Art Basel Miami Beach

Lyft's Service Debuting During Art Basel Is Just a Bus Route

Lyft's Service Debuting During Art Basel Is Just a Bus Route
Raido / Flickr
Major companies love to use Art Basel Miami Beach, a flytrap for rich people who have enough spare money to jet around the world and get so blitzed they black out and buy Basquiat paintings, as a testing ground for ideas and eye-catching publicity stunts. Last year, for example, Uber let people order sea-plane and luxury-yacht rides across Biscayne Bay.

Not to be outdone, ridesharing competitor Lyft announced its own service debuting during this year's Basel, which will begin December 7. What is this spectacular, eye-catching service? Self-driving tandem bicycles? Stretch Maybach limos that dispense free tabs of acid and help rebalance passengers' chakras?

Nope. Pretty much just a bus. Thank you, Silicon Valley.

However, the idea does sound semi-useful. According to a news release the company just sent out, Lyft will debut ArtHop, a limited-time service where dedicated drivers will take cars full of people along scheduled routes between the largest art fairs, including Pulse, Spectrum, and Art Basel itself. Lyft says the service is designed to help "ease the traffic and parking woes normally associated with Miami Art Week."

Lyft also described the service as "a shared ride that will make fixed stops along three routes between Greater Downtown Miami and Miami Beach at a low cost." If that sounds like a glorified bus, that's because it is a glorified bus, and both Uber and Lyft have been ridiculed in the past for douchily trying to pass off their ideas as something new and exciting and not just a bus service where drivers don't have labor rights.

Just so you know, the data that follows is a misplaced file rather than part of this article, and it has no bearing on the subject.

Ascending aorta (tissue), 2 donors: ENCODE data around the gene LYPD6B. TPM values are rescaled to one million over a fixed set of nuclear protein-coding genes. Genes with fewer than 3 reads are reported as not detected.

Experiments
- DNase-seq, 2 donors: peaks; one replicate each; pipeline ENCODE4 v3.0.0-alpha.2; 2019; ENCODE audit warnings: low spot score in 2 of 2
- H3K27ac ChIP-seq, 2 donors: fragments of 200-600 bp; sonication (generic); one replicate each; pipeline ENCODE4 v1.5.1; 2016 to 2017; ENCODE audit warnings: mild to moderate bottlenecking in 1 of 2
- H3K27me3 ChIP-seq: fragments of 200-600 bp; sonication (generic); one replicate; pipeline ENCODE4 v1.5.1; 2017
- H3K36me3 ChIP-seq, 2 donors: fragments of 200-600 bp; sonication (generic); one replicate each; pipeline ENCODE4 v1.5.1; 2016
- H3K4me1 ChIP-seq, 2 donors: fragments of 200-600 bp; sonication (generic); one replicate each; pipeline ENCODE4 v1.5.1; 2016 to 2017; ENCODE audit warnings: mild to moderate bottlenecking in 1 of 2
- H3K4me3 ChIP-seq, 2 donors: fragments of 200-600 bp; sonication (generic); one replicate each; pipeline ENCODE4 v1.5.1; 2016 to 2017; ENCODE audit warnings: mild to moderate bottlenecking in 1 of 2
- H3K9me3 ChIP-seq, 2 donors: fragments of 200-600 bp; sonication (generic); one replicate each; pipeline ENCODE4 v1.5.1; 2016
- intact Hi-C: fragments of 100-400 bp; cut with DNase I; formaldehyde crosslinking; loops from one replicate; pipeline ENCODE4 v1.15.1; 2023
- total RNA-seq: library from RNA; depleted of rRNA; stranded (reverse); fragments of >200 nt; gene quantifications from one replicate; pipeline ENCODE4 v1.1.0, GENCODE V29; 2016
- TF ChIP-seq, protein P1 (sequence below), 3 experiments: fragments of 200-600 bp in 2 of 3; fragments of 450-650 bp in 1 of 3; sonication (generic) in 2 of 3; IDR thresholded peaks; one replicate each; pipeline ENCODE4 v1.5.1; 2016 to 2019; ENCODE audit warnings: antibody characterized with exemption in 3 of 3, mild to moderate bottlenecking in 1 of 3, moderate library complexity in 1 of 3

Just last month, the Financial Times noted that Lyft and Uber have debuted bus-like services (called Lyft Shuttle and Uberhop, respectively). Though the tech companies say they can provide better public-transit-style service than the public sector can, a whole lot of people are worried about the implications of letting private, profit-obsessed companies handle public transportation systems nationwide.

Mostly, though, a lot of people think it's just really silly that Uber and Lyft seem like they're taking credit for inventing a concept that dates to the 1660s. The Guardian in July noted that the web service Citymapper had introduced “a social hyper-local multi-passenger pooled vehicle." That's Silicon Valley-speak for "bus."
It's worth noting that Miami-Dade County Public Transit shifts into high gear during Miami Art Week: This includes running Art Shuttle, a free service that takes passengers to and from Art Basel at the Miami Beach Convention Center. Many of the fairs also operate their own shuttle services. And, of course, Miami-Dade already has its own bus system. Some of its trolleys are free, but art snobs will have to stomach hanging out with us commoners for a few minutes.
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Jerry Iannelli is a former staff writer for Miami New Times from 2015 to March 2020. He graduated with honors from Temple University. He then earned a master's degree in journalism from Columbia University.